Warder Park in Jeffersonville, Ind., attracts its share of casual walkers, concertgoers and homeless people looking for a place to rest. One Saturday last December, it attracted a different crowd: 35 or so Cub Scouts and parents from Pack 4043, who were there to complete a service project they began the month before.
If you think no carnival is complete without sideshows, cotton candy, a Tilt-a-Whirl and that Zoltar machine from Big, you might find it a little daunting to plan a Cub Scout carnival, which is the focus of the Bears’ Grin and Bear It adventure. But one Scouter says you can run a successful carnival even if you don’t know a carny from a corndog.
For more than a century, the manse next to First Presbyterian Church in tiny Baird, Texas (population 1,600), served many functions: as the church’s first sanctuary, as a home for a string of pastors, and as space for vacation Bible School and adult Sunday school classes. In recent years, however, it had become an albatross, a dilapidated structure that was too expensive to repair and too expensive to demolish.
Welcome to Scouting! You’re joining a force of volunteers a million strong, some who started in Scouting before you were born (see tip No. 38). Yet you may be uniquely qualified to have a powerfully positive impact on the young people in your unit (see tip No. 43). No pressure, huh?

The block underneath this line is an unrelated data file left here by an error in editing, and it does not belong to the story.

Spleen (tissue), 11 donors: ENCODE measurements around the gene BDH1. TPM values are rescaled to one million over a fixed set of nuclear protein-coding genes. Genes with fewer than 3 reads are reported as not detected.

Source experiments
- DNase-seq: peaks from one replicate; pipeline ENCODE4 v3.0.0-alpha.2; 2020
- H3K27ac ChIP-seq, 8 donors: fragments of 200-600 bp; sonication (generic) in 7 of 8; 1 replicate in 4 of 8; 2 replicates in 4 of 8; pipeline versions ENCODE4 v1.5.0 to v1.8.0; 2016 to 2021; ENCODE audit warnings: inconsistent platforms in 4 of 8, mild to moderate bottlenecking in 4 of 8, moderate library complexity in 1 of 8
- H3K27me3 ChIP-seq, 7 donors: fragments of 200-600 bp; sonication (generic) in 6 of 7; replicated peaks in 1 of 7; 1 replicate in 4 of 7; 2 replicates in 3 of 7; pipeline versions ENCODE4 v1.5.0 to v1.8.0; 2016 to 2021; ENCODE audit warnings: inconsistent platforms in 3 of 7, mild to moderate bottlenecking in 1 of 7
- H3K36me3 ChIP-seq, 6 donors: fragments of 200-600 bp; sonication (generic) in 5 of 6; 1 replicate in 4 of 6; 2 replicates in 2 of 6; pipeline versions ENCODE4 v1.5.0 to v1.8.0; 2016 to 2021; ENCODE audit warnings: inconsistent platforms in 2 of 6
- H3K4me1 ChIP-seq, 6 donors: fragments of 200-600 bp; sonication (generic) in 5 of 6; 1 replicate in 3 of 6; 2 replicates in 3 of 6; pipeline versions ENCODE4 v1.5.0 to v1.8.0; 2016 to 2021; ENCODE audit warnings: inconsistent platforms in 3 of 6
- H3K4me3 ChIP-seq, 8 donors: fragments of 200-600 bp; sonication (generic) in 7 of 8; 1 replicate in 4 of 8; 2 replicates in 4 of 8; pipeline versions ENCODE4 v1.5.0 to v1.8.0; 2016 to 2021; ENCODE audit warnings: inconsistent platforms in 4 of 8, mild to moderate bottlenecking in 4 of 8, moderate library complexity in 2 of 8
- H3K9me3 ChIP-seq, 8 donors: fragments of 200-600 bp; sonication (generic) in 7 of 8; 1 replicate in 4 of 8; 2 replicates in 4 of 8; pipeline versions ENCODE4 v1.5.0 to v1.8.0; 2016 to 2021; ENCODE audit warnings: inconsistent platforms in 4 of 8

The road to homesickness is paved with good intentions, as James Feuerstein discovered last summer at Akelaland, the Cub Scout camp he directs for Pennsylvania’s Minsi Trails Council.
Whether your Scouting role requires an hour per week or an hour per week per Scout, finding enough time can be a challenge. Yet countless Scouters have figured out how to balance their Scouting jobs and “real” jobs.
Morning assemblies at last fall’s first-ever Philmont Leadership Challenge (PLC) course included the sort of groan-inducing humor that’s familiar to Scouts around the world.
There was a “spot” announcement (“Arf! Arf!”), a less-than-helpful weather forecast (“progressive lightness through the day, followed by darkening around dusk”), and the latest scores from the world of sports (team names omitted, of course).
WHEN A CHILD IS ABDUCTED from any street corner in America, the story understandably leads the evening news and earns a “breaking news” banner on CNN.com. So what happens when millions of children disappear from America’s backyards and playgrounds? No one notices.
Adventure ahead! By now, you’ve heard that Cub Scouting is getting a big upgrade on June 1 of this year. We’ve got your road map to the new Cub Scouting program, including what’s changing (and what isn’t), the new adventure loops and tips on how to transition your pack to the revised program.
EVERY FEBRUARY SINCE Baden-Powell was a Cub Scout, packs across the country have held blue and gold banquets to celebrate Scouting’s birthday, hand out awards and eat spaghetti. But blue and gold can become blah and old, and the event can turn into a race to see which will run out first: the piles of awards or the patience of Tiger Cubs.
As dean of freshmen at Stanford University, Julie Lythcott-Haims encountered her share of helicopter parents, as well as students who’d been impaired by overparenting. “I’ve come across college students who....
On a Wednesday morning last July at the Del-Mar-Va Council’s Rodney Scout Reservation, staff members Tommy Golden and Aaron Schilling told a group of campers about their Tuesday—a day they’d barely survived. Among the calamities that befell them were cuts and scratches, blisters, broken bones, nosebleeds, bee stings, both hypothermia and heat stroke (in dizzying succession), and an encounter with an elusive, bear-like squirrel that’s distantly related to the jackalope.